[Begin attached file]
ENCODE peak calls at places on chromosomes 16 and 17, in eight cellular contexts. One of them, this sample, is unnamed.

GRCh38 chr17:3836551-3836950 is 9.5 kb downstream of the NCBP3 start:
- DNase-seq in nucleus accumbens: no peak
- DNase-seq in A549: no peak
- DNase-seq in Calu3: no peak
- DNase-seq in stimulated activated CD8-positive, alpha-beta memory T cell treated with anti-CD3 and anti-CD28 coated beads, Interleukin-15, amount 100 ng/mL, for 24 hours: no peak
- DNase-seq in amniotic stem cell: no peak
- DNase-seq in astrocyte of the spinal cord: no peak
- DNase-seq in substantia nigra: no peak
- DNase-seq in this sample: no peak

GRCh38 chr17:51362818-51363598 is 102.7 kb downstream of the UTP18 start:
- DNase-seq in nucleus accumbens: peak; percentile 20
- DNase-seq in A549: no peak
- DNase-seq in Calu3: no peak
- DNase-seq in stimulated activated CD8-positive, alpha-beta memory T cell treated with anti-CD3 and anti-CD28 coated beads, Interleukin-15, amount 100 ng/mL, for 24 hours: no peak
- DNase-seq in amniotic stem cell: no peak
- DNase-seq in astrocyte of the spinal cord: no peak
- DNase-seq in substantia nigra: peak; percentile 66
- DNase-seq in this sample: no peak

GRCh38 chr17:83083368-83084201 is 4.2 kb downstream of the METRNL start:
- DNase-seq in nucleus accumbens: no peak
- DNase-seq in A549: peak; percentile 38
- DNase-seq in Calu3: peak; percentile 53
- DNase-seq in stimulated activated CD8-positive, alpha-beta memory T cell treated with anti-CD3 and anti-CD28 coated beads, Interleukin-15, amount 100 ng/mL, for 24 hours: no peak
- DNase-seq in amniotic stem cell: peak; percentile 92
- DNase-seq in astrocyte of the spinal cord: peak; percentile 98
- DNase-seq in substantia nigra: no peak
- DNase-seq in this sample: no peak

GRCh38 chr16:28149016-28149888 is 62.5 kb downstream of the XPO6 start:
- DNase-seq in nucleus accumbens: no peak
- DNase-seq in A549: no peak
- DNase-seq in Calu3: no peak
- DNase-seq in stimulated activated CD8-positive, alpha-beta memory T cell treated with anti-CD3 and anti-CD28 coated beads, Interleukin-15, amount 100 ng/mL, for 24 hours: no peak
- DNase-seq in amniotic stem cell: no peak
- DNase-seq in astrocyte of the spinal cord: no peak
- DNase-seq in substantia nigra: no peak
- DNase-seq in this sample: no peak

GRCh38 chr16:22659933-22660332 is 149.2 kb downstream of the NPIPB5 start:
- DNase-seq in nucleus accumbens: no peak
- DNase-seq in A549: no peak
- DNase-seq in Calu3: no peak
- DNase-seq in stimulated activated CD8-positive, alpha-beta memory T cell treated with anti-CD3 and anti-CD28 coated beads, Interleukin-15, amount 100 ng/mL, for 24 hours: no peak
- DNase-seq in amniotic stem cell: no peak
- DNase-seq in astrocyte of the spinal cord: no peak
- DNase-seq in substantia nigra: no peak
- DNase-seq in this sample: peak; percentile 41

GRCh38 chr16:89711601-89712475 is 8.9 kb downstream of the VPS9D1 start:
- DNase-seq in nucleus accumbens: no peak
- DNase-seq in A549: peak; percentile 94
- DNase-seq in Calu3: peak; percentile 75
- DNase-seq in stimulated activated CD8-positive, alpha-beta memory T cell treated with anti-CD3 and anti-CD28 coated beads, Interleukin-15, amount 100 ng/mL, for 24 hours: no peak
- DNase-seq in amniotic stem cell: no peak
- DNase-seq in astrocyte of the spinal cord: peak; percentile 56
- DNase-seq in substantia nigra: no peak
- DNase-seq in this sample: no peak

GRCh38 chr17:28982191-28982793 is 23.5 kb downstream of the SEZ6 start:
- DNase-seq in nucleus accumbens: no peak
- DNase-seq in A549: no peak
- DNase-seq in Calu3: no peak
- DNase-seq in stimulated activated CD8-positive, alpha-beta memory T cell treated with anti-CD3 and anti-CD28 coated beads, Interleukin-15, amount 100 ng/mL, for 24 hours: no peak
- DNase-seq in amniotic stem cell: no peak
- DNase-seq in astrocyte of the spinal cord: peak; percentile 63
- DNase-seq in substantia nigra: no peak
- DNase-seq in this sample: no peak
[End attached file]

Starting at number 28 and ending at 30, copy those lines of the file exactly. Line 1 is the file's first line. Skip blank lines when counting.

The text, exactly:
- DNase-seq in this sample: no peak

GRCh38 chr16:28149016-28149888 is 62.5 kb downstream of the XPO6 start:
- DNase-seq in nucleus accumbens: no peak